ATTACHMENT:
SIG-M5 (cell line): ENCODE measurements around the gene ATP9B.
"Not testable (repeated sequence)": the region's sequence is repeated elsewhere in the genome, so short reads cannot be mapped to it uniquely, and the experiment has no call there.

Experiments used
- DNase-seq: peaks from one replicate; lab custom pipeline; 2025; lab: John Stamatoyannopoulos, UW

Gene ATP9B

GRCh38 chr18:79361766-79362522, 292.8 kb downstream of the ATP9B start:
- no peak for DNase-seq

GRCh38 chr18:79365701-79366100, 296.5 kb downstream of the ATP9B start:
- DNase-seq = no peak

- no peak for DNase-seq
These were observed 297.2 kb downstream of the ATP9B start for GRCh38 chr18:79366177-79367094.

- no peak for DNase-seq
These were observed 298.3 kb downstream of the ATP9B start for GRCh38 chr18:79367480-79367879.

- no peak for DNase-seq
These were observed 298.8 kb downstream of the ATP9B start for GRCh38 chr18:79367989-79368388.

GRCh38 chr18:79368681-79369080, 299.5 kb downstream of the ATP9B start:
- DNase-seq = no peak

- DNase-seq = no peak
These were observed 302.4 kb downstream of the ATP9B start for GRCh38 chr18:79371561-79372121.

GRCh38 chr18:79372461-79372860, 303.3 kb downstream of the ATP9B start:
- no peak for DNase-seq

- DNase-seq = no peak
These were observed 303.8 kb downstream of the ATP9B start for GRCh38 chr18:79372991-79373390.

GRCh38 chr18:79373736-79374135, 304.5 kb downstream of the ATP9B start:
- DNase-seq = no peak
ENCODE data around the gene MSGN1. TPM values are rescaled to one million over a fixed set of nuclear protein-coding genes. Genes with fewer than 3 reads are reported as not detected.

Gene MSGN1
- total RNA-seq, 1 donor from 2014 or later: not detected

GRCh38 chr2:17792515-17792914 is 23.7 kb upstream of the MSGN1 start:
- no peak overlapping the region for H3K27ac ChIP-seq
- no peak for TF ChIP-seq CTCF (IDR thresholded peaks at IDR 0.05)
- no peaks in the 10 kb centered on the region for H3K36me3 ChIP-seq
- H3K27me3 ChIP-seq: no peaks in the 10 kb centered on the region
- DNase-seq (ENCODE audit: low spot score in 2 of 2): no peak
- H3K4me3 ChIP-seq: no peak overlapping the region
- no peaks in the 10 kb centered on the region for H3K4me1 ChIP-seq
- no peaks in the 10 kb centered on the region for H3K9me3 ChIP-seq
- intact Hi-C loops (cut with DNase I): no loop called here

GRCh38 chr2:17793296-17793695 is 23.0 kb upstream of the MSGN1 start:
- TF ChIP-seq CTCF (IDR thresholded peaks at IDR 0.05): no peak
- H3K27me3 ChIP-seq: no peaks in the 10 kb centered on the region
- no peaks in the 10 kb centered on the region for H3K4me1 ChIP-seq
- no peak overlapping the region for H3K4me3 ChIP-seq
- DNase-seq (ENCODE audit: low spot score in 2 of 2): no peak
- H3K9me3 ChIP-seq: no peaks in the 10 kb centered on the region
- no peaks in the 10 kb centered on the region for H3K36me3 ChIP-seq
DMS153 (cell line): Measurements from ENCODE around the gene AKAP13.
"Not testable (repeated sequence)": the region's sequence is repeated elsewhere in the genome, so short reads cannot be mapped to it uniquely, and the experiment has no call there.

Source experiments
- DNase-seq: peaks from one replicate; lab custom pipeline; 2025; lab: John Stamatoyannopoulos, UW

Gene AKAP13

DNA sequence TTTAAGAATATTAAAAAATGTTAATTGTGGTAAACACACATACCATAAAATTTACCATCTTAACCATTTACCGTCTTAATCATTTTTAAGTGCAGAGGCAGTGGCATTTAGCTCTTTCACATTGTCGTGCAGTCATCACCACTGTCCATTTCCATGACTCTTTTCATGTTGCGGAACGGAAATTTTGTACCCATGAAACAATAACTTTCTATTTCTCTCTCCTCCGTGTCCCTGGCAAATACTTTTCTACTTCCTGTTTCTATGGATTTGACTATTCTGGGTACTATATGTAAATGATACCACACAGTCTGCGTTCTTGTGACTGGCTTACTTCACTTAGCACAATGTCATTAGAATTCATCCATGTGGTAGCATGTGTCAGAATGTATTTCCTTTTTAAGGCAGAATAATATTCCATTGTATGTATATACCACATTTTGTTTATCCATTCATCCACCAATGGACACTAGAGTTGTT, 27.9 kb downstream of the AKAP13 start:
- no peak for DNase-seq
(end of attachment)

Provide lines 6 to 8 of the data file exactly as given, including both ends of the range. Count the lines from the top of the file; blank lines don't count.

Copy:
GRCh38 chr18:79361766-79362522, 292.8 kb downstream of the ATP9B start:
- no peak for DNase-seq

GRCh38 chr18:79365701-79366100, 296.5 kb downstream of the ATP9B start: